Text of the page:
Brian Davis, the former voice of the Oklahoma City Thunder.

Back in April, Fox Sports Oklahoma play-by-play announcer Brian Davis’ “Westbrook is out of his cotton-picking mind!” comment on a broadcast of the Oklahoma City Thunder’s final regular-season game against the Memphis Grizzlies created a firestorm. The history of that phrase has long been debated, with some saying it’s inextricably tied to slavery given the history of cotton farming in the U.S., some saying it’s just a general shot at farmers regardless of race, and some figuring it’s a folksy expression without much of a literal meaning, but some certainly were annoyed by Davis using it, including his employers.

Thunder vice president of broadcasting Dan Mahoney said afterwardsWe think obviously the use of that term was offensive and inappropriate,” and the team actually suspended him for their first playoff game. Davis said in a statement that his wording was “unintentional,” while offering “a sincere apology” and saying “This is an appropriate consequence for my actions,” and he returned to the air after that suspension, finishing out his 10th season with the team. But now, with Davis’ current four-year contract up, the team has decided to go a different way, announcing this past week that they’ll be looking for a new TV voice:

The team informed Davis on Friday that his contract won’t be renewed for the 2018-19 season and announced that, in conjunction with Fox Sports Oklahoma, it will “now begin the search for a new play-by-play announcer.”

Davis just completed the final season on a four-year contract. The Thunder offered no comment beyond a team-issued statement saying the club “has made a decision to go in a different direction.”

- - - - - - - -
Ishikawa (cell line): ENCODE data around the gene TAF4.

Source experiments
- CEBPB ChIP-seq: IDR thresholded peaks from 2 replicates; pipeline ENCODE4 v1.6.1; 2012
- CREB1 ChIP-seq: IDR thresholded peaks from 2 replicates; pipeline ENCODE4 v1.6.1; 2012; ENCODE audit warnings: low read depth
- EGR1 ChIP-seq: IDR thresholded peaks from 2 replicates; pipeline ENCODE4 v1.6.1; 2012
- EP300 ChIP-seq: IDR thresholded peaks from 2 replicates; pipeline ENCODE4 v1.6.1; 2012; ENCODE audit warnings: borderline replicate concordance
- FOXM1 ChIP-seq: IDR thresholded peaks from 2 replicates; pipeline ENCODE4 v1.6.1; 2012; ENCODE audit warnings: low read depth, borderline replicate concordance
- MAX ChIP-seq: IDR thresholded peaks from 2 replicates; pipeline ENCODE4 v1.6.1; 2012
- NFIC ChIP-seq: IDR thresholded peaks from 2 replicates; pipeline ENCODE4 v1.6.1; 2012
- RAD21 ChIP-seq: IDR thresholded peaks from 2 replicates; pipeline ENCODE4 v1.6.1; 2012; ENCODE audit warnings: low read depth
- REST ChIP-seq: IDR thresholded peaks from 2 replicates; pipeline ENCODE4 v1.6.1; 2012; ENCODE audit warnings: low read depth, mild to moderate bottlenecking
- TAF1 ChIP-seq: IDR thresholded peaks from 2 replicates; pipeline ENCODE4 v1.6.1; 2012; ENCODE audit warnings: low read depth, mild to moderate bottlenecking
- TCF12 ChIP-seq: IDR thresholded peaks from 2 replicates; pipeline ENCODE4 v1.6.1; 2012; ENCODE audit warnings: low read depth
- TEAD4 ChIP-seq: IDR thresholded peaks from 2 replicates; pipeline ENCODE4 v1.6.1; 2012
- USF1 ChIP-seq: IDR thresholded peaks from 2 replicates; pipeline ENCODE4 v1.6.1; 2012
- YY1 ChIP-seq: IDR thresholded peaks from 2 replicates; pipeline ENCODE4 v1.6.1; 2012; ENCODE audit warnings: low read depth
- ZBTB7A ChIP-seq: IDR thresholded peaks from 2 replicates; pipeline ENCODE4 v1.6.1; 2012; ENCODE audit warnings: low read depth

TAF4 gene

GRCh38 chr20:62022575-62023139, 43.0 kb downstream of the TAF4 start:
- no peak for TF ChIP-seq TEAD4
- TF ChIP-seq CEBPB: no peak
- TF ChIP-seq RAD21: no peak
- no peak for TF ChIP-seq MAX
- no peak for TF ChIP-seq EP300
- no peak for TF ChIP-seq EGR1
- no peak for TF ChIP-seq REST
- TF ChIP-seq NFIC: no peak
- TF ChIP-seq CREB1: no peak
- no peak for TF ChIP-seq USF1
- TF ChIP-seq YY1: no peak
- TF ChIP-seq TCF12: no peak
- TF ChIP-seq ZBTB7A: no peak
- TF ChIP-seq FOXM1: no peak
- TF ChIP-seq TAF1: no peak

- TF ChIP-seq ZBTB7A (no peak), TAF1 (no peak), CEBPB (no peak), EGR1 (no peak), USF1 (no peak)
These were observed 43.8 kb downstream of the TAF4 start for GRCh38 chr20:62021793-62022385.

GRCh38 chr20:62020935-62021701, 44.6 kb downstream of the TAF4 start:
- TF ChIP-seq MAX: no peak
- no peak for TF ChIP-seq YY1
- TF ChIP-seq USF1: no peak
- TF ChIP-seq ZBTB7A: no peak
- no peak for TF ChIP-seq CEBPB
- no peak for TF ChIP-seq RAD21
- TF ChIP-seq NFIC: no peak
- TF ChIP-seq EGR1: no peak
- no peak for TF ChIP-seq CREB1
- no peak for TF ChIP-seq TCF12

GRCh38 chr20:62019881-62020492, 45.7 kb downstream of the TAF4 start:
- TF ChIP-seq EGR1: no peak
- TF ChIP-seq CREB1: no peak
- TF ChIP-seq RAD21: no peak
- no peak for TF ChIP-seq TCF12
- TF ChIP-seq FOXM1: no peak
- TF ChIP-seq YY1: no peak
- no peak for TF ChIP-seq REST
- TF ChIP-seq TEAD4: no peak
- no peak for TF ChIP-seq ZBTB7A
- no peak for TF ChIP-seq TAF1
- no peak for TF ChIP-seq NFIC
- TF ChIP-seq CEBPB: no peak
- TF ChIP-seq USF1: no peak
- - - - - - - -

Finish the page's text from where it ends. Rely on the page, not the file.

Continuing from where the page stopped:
“We greatly appreciate Brian’s contributions to the Thunder organization over the past 10 years and we wish him well in the future,” the statement read.

Davis did not return a text message from The Oklahoman seeking comment but posted on his Facebook page that coming to Oklahoma City was “the best thing that ever happened to me” and that he’ll be “forever grateful, especially to (owner) Clay Bennett for asking me to be a part of” Thunder basketball.

There’s no explicit tie here to the suspension and to the comments, and it is of course possible that the Thunder would have decided to move on anyways. Teams sometimes look for a fresh voice even with no obvious cause, and it should be noted that Davis and analyst Michael Cage ranked 29th of 30 broadcast teams in our local announcer ratings in 2016, with a most-popular grade of F (almost 32 percent of the vote). Here’s our analysis (from Joe Mags of Crossover Chronicles) from back then:

Nearly one-third of the voters flunked the Thunder because of the exhausting top-down organizational stance that, “It’s us against the world.” Watching Russell Westbrook and Kevin Durant go to work shouldn’t be a chore, but every Thunder broadcast is filled with uncomfortable, defensive remarks against anybody not wearing Thunder colors.

Yeah, there are some clips that perhaps support that, and maybe the Thunder would have opted for a different approach anyway. Ten years is a long time in the announcing world, and maybe they were already looking to go in a different direction. But it seems relatively likely that Davis’ controversy-stirring comments were at least considered here, especially with the team expressing their disapproval publicly and handing him a suspension. And even with Davis’ apology, it may have been easier just to move on, especially with his contract already expiring.

There may be some comparisons here to former ESPN freelance tennis announcer Doug Adler, who sued the network after they parted ways with him following the “guerrilla/gorilla” debacle. ESPN argued there that they didn’t fire Adler, but merely pulled him off air and paid him for what he was contracted for, and that they’re under no obligation to hire him for further events. Similarly, the Thunder haven’t said anything specific about this incident in connection to their decision to go a different way, and from the outside, it would be difficult to prove that this was the primary reason why. But it certainly seems likely that this controversy played a role.

[The Oklahoman; screencap from a 2011 Oklahoma Journal-Record interview with Davis]

About Andrew Bucholtz

Andrew Bucholtz is a staff writer for Awful Announcing.